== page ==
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Gluten free baguettes without xanthan gum

The recipe for these gluten free baguettes was originally part of the bonus e-book for my new cookbook, Intolerance Friendly Kitchen. Now that the book is out, though, I wanted to share it with everyone. It’s an incredibly easy and delicious recipe, if I do say so myself. 

An aerial view of a plate of sliced baguette rounds slathered in whipped garlic infused ghee and topped with flaky sea salt. The baguette rounds sit atop a white speckled plate which is visible at the bottom of the image. The plate sits on a white countertop.

Gluten free baguettes without xanthan gum

These gluten free baguettes are FODMAP friendly, xanthan gum free, nut free, and use only two flours. They’re not overrun by starch, but they do contain tapioca flour for that stretch and light, white fluffiness. They are also enriched with an egg and butter, but we’ll go into vegan options below. 

The baguettes are made without xanthan gum. They use psyllium husk for binding and elasticity. A very simple blend of white rice flour and tapioca flour is used to create a soft and light gluten free bread without the need for gums.

A close up aerial view of four gluten free baguettes. The baguettes line the image horizontally so the viewer can see a close up of the crust of each baguette.

Ingredient notes for your gluten free baguettes

As always, make sure the white rice flour you use is finely milled and fresh. Musty, rancid rice flour has a distinct smell (unlike fresh, which smells mildly milky but otherwise not much at all). That smell and will shine through in your baked goods, as will grittiness from coarsely milled rice flour. Make sure you choose a fresh, finely milled variety – I buy mine at bulk food stores. 

Again, as always, psyllium husk is not an optional ingredient in this recipe. It is a binder that forms the backbone of the baguettes. It holds them together and creates shape, but also binds enough water into the dough to make it lovely and soft. 

See below for notes on how to veganise these batards.

The sugar in this recipe is food for the yeast in the dough. You could also try using honey or maple syrup if you would prefer.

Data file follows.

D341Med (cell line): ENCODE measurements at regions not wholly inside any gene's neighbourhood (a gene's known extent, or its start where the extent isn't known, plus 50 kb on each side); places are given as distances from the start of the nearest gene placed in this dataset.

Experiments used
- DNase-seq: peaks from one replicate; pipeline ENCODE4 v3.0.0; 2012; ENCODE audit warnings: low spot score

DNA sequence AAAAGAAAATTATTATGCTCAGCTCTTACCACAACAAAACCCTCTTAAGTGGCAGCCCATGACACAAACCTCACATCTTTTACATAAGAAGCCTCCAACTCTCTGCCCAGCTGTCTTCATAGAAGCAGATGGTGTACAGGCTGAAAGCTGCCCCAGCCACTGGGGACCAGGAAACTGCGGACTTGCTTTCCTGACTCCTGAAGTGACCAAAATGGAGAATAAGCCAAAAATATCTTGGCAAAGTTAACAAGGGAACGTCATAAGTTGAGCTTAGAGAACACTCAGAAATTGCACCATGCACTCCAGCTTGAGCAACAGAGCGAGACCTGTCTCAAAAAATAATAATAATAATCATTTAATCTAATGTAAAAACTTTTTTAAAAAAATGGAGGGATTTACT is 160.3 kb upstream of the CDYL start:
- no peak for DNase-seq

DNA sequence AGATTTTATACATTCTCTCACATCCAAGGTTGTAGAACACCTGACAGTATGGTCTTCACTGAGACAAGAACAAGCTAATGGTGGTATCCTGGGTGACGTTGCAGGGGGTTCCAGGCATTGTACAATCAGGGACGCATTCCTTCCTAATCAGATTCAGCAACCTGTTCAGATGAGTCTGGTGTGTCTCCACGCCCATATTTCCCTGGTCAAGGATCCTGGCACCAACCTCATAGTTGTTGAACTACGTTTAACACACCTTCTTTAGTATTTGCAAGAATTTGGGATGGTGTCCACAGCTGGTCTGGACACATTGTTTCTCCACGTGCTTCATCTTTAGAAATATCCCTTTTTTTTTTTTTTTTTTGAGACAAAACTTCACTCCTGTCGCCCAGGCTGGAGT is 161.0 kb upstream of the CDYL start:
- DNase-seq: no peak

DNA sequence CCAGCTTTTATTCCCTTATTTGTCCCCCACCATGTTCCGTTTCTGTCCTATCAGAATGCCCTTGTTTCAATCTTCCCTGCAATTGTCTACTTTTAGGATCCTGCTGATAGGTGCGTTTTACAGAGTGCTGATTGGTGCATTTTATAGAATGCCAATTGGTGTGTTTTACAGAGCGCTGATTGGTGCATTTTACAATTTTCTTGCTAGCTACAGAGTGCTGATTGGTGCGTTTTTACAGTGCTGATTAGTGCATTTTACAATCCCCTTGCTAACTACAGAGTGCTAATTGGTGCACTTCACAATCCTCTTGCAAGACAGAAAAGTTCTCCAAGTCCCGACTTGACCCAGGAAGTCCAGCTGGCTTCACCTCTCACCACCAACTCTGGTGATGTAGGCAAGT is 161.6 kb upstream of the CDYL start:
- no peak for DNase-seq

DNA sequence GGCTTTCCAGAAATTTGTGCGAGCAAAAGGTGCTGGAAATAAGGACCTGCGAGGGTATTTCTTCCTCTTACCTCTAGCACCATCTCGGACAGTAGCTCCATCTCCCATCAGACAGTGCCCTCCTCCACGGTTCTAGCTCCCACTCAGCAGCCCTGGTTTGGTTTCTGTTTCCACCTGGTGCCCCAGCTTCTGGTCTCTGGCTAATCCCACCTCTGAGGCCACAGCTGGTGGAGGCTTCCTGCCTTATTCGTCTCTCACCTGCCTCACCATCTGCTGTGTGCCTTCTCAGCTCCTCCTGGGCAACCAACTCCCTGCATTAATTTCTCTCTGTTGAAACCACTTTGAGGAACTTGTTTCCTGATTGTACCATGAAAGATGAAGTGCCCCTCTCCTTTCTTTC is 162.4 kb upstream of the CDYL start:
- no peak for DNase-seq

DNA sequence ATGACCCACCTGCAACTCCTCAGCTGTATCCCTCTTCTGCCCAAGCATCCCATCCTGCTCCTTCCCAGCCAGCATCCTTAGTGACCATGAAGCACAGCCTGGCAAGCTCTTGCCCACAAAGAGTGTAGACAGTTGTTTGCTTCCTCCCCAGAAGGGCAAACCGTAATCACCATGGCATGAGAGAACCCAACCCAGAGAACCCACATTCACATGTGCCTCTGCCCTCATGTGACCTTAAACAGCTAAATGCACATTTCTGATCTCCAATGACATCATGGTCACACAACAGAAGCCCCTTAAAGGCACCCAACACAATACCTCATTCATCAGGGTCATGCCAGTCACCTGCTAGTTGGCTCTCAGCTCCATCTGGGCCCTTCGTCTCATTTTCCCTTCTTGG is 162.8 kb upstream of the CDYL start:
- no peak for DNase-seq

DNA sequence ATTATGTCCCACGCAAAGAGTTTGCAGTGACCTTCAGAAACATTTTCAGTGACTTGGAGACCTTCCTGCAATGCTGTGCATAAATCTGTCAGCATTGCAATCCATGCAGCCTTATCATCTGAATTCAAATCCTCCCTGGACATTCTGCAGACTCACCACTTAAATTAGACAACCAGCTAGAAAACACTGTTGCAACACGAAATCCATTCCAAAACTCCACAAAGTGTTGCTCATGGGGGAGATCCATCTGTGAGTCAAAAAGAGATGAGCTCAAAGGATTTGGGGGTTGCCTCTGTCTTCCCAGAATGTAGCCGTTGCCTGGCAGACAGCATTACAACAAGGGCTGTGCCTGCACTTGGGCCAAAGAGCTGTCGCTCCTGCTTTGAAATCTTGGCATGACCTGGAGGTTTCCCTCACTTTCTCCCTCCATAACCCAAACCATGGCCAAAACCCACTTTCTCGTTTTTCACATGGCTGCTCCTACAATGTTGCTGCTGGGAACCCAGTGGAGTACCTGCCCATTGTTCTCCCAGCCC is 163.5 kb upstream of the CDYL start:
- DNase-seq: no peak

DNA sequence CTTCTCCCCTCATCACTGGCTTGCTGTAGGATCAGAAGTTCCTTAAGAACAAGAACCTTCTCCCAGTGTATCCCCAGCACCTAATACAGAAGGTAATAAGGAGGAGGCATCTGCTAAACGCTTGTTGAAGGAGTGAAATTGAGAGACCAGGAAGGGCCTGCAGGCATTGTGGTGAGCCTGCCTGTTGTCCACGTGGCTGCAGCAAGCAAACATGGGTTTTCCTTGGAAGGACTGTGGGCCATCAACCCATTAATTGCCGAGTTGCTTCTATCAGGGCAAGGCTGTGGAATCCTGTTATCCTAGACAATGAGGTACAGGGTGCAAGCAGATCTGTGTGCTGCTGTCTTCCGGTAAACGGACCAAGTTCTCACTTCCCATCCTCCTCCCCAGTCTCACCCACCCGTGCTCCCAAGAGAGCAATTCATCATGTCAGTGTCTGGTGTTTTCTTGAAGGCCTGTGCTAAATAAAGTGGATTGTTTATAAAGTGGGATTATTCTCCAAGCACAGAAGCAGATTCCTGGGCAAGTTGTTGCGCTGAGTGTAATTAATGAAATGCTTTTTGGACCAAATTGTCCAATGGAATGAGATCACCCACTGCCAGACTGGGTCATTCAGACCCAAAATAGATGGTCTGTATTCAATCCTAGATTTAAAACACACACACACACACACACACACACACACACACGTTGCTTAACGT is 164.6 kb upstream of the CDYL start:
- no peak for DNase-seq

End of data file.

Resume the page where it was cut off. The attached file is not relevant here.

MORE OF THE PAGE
A close up aerial view of four gluten free baguettes sitting snug on a white marble table

Tips and tricks for your gluten free baguettes

First and foremost: yes, this recipe really does need an overnight (or 6+ hour) rest in the fridge. I tried to make it without and the result was lacklustre and flat. The resting time slowly ferments the dough to develop flavour, but it also gives it time to absorb liquid. A firmer dough = a batard with better shape. 

Which brings me to the lack of a second rise in this recipe. I experimented with forming the batards and then leaving them to rise for another 30 minutes before baking, but found that the baguettes tended to spread during this time, leaving them a little flat. For a lovely perky baguette, it’s best to shape them and get them straight into the oven. 

You will need a lame (bread scoring utensil) or a sharp knife and a baguette pan or two long pieces of baking paper for this recipe.

Putting the baguettes straight into the oven from the fridge will help them retain their shape. This is particularly important if you don’t have a bread pan, because they tend to spread outwards if they are left for a second proof on the bench. A second proof is more suited to a baguette pan, where they will still be given support in the oven.

I have a baguette pan and I really love it. They are definitely optional, but it does give the baguette a lovely shape and that classic pattern on the bottom of the baguette. 

An aerial view of a plate of FODMAP friendly, gluten free garlic ghee infused garlic bread. The bread is covered in flaky salt and sits atop a small white ceramic plate on a white marble table

 Making these gluten free batards or baguettes vegan

First and foremost, I haven’t yet tested these batards in vegan form. However, given the recipe I assume it is quite straightforward to do. Simply use a vegan butter substitute in place of the vegan butter. To replace the egg, add 5g extra psyllium husk and 50g extra water. Proceed with the recipe as written. 

Make sure that you also brush your batards or baguettes with vegan butter. It tends not to brown as well as regular butter, so I recommend cranking the oven before putting the baguettes in. Alternatively, you can brush the baguettes with a plant based milk mixed with a little maple syrup or agave to aid with browning in the oven. 

Other gluten free bread recipes without xanthan gum

A close up aerial view of four gluten free baguettes sitting snug on a white marble table

Gluten free baguettes without xanthan gum

Gluten free, gum free
5 from 1 vote
Prep Time 20 minutes